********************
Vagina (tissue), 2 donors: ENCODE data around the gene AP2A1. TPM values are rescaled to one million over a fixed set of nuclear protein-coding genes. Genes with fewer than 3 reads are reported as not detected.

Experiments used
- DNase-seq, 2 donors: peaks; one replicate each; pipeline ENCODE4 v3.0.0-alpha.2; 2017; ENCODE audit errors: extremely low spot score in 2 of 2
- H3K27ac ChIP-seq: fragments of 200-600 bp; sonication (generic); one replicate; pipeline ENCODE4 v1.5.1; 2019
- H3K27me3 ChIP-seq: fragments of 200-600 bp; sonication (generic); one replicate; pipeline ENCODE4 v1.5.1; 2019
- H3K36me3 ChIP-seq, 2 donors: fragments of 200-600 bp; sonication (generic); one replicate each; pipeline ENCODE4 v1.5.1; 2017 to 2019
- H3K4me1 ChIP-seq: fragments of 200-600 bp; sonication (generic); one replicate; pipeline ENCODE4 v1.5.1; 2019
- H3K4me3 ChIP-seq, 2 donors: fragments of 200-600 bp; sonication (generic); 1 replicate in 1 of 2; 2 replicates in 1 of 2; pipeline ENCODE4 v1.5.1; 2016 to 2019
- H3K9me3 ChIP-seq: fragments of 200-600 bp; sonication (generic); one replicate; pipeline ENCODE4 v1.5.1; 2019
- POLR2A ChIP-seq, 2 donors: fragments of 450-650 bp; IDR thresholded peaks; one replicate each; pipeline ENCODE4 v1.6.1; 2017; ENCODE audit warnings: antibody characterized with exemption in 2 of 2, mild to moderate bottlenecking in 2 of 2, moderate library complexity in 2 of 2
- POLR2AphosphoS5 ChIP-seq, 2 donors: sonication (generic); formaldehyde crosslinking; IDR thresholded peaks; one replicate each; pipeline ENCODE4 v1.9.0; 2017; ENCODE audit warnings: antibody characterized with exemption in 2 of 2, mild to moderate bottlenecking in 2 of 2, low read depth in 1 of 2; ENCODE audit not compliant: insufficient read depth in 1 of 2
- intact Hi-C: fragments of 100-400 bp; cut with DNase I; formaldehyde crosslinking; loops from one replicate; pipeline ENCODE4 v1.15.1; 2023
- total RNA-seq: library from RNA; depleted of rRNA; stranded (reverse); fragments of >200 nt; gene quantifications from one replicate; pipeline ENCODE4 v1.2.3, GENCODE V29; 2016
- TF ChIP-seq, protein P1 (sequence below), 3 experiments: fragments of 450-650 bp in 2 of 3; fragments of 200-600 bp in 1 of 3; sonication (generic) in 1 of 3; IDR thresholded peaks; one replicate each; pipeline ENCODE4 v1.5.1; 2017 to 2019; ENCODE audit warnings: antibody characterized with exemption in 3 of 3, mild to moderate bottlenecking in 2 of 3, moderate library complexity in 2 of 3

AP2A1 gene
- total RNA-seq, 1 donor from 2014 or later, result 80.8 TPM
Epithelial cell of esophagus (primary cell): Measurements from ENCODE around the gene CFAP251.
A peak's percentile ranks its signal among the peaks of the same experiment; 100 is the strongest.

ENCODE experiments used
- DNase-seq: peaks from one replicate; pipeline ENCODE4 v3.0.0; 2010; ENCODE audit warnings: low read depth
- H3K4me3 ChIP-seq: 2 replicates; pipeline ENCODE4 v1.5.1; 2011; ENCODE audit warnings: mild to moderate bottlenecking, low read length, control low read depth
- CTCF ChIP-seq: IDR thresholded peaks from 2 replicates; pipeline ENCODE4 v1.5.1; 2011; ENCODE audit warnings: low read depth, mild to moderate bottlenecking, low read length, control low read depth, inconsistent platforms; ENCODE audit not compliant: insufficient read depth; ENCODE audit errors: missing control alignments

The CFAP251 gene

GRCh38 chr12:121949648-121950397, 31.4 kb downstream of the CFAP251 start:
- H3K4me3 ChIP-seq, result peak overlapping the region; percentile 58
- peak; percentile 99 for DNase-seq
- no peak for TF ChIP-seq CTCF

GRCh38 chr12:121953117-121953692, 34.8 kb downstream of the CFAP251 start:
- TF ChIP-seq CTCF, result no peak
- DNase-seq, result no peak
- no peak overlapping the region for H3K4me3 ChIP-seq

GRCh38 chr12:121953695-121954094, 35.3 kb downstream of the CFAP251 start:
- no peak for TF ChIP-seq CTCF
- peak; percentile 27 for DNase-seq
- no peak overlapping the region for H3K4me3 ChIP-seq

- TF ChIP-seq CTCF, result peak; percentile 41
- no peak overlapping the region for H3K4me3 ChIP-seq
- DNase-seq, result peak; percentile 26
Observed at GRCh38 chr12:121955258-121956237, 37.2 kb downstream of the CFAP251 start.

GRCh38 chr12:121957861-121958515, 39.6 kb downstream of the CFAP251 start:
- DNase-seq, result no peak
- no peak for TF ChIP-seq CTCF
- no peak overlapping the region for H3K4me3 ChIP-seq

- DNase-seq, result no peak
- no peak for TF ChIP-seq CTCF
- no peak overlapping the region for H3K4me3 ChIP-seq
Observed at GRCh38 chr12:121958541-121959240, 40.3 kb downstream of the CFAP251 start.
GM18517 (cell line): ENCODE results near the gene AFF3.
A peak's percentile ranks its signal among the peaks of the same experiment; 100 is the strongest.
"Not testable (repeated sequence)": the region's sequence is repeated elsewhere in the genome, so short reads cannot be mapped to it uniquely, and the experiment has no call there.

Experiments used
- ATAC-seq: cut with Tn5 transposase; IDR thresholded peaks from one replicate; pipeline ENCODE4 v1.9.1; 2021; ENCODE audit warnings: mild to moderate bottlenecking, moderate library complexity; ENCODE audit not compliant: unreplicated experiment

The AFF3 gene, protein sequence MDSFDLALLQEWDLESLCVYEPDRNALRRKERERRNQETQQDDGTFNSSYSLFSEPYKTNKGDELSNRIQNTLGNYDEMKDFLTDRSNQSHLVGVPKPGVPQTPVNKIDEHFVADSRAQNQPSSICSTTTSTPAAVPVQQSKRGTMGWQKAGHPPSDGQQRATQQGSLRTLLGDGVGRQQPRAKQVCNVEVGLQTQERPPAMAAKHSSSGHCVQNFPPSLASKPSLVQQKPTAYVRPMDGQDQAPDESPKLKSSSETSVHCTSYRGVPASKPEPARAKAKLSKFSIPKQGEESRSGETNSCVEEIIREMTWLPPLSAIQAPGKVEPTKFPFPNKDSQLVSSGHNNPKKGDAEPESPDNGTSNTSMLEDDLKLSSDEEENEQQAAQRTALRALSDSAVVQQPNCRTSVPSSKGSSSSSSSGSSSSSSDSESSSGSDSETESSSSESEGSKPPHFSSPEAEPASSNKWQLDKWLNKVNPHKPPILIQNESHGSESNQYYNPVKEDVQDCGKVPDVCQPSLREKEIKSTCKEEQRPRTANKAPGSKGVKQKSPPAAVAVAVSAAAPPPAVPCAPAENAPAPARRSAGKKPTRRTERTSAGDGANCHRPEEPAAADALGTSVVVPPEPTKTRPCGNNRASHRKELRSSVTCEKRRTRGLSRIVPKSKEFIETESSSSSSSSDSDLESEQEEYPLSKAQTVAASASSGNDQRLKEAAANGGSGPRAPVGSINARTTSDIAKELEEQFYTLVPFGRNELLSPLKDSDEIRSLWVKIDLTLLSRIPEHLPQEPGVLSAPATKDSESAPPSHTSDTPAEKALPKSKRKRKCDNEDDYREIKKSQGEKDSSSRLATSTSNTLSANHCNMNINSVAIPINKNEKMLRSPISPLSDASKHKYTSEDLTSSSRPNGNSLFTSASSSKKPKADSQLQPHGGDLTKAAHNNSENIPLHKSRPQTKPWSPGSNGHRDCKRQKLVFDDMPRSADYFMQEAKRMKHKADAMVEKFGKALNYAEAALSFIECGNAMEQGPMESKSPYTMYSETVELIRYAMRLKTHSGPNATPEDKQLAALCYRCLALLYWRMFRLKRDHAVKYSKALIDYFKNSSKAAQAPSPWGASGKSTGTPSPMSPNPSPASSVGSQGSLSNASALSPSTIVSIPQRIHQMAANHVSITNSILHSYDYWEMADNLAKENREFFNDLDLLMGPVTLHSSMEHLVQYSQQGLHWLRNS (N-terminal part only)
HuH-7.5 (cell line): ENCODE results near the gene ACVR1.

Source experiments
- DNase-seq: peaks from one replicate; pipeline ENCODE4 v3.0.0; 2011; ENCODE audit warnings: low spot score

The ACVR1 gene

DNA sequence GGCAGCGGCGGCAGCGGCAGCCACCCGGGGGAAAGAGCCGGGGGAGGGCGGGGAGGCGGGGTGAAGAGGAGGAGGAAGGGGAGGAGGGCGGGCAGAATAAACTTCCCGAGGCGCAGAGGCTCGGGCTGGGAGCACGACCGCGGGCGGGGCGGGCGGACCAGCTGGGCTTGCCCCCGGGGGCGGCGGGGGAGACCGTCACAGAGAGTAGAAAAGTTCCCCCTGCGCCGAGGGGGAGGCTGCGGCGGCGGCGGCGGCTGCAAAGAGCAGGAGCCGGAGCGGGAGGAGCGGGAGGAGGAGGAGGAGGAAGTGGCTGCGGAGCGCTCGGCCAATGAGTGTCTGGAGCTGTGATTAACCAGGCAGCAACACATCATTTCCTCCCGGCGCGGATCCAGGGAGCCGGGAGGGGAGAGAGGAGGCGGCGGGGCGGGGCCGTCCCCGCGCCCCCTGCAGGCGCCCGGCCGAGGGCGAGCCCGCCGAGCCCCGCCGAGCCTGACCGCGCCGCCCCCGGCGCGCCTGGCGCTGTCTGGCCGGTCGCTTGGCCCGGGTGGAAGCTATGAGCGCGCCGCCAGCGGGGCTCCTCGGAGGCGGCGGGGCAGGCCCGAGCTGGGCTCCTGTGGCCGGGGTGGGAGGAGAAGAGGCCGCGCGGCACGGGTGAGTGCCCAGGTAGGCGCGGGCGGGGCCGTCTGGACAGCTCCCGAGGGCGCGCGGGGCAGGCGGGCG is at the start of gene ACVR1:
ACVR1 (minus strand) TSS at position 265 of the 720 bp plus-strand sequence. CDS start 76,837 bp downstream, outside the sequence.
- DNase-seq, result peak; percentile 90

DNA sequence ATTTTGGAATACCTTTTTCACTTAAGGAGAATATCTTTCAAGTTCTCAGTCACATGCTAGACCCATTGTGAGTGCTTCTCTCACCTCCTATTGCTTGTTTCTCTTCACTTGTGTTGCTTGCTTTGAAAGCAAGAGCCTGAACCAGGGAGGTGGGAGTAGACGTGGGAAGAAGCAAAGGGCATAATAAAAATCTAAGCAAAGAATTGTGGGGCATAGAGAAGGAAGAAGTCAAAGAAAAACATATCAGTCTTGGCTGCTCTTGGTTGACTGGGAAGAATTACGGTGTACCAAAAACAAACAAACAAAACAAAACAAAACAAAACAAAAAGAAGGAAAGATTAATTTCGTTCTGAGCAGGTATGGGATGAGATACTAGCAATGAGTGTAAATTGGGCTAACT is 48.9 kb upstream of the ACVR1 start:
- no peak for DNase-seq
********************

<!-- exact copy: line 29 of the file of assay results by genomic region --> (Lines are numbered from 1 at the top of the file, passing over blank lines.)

- TF ChIP-seq CTCF, result no peak